This is the first of a series of articles about fascism and its relation to the United States. You can view the additional articles here: part 2
With the recent occupation of the capitol by far-right white supremacists and nationalists, it is important to look into the fascist threat in the United States. We hear the term fascism often, but do not have a clear definition of it. Pinning down an exact definition of fascism is so difficult that George Orwell once wrote, “It is in internal politics that this word has lost the last vestige of meaning. For if you examine the press you will find that there is almost no set of people — certainly no political party or organized body of any kind — which has not been denounced as Fascist during the past ten years.” He goes on to note, “It will be seen that, as used, the word ‘Fascism’ is almost entirely meaningless.” It is almost as if the word fascism is redefined every time it is used. Nevertheless, it is important to establish a general framework around the word.
Fascism began in Italy and takes its name from the Latin fasces – a bound bundle of wooden rods with a projecting axe blade. The significance of this symbol is unity, strength, and justice – a bundle is stronger than a single rod. When it began, fascism had no clear ideology. As Alfredo Rocco said, “It is true that Fascism is, above all, action and sentiment and that such it must continue to be.” From its origin in reactionary fascist action groups designed to fight communism and the working class, it eventually evolved into a firmer ideology. As Mussolini described in The Doctrine of Fascism, “No individuals or groups (political parties, cultural associations, economic unions, social classes) outside the State.” Traditional fascism which had its heyday in the 1930s in Mussolini’s Italy and Hitler’s Germany was based around the totalitarian nation-state and imperialistic expansion of this state. Mussolini wrote, “Imperialism is at the base of the life of every people which desires economic and spiritual expansion.” (Seldes 363) Endless war is a feature of the fascist state. However, an imperialist totalitarian state is not a true definition of fascism. Stanley G. Payne warns that “Any definition of common characteristics of fascist movements must be used with great care, for fascist movements differed from each other as significantly as they held notable new features in common.” (Payne 5) After noting this, he goes on to list several of these characteristics which can be used as a framework to help identity fascist movements. These are shown in the following table.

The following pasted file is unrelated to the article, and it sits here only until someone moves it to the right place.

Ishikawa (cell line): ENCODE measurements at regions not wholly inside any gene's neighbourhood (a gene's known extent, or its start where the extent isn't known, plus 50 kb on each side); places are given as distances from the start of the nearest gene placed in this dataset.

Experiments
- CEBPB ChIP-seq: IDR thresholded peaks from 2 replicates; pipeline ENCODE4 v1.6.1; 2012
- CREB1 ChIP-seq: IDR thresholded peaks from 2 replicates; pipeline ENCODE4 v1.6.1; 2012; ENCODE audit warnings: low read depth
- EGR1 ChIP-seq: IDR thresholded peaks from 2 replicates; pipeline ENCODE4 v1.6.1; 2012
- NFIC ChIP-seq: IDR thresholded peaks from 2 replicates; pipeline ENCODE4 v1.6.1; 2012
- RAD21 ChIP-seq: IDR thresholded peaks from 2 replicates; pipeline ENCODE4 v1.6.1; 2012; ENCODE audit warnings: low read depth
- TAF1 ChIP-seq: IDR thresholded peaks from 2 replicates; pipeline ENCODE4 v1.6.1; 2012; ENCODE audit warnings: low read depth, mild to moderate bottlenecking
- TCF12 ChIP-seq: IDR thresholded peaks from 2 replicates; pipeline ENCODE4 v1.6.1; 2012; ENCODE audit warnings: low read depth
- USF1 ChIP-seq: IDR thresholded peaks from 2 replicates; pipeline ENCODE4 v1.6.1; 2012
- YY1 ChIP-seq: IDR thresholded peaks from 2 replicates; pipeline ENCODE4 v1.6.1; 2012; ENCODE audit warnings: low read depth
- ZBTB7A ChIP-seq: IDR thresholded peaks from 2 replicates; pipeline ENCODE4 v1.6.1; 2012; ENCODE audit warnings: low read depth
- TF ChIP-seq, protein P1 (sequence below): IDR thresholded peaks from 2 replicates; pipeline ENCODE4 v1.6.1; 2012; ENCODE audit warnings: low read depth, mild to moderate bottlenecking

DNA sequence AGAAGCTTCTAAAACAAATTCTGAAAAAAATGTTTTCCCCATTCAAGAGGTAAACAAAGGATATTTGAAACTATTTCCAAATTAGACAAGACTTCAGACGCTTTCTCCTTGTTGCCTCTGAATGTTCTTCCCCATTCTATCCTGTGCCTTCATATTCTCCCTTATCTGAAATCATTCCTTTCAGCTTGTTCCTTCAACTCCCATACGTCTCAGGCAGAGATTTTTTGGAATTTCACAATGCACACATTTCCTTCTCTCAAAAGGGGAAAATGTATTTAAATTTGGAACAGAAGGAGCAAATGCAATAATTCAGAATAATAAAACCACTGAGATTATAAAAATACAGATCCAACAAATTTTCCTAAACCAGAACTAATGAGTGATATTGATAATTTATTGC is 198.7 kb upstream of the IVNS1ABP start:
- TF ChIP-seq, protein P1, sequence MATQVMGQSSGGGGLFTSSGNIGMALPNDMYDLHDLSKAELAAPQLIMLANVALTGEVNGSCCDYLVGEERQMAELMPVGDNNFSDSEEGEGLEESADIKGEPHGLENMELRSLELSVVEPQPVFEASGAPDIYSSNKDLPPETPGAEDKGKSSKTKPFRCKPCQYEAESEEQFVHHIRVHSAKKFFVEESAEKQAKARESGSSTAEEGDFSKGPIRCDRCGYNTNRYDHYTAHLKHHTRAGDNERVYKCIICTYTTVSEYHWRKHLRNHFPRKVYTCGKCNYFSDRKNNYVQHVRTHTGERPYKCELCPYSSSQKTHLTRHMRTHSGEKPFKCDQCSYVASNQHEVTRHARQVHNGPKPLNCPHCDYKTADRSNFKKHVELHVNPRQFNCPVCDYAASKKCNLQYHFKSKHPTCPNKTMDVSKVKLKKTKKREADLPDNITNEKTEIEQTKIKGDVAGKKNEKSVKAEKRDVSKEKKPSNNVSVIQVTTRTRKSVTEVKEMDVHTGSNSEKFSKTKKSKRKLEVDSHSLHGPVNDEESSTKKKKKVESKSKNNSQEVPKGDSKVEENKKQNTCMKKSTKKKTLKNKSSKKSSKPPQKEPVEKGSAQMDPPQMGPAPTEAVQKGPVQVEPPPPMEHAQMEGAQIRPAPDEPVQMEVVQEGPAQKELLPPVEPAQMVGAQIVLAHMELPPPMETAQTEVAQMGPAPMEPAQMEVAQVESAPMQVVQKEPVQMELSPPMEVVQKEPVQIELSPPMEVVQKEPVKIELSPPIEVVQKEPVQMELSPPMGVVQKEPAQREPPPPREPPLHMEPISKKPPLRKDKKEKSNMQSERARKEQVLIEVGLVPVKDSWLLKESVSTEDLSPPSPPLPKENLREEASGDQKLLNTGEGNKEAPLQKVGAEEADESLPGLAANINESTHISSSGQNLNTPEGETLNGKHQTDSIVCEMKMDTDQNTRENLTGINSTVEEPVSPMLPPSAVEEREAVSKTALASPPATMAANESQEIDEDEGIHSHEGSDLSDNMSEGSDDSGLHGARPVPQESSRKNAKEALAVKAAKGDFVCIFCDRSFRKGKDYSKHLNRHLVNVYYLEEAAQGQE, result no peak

A. The Fascist Negations:
Anticonservatism (though with the understanding that fascist groups were willing to undertake temporary alliances with groups from any other sector, most commonly with the right)
B. Ideology and Goals:
Creation of a new nationalist authoritarian state based not merely on traditional principles or models
Organization of some new kind of regulated, multiclass, integrated national economic structure, whether called national corporatist, national socialist, or national syndicalist
The goal of empire or a radical change in the nation’s relationship with other powers
Specific espousal of an idealist, voluntarist creed, normally involving the attempt to realize a new form of modem, self-determined, secular culture
C. Style and Organization:
Emphasis on aesthetic structure of meetings, symbols, and political choreography, stressing romantic and mystical aspects
Attempted mass mobilization with militarization of political relationships and style and with the goal of a mass party militia
Positive evaluation and use of, or willingness to use, violence
Extreme stress on the masculine principle and male dominance, while espousing the organic view of society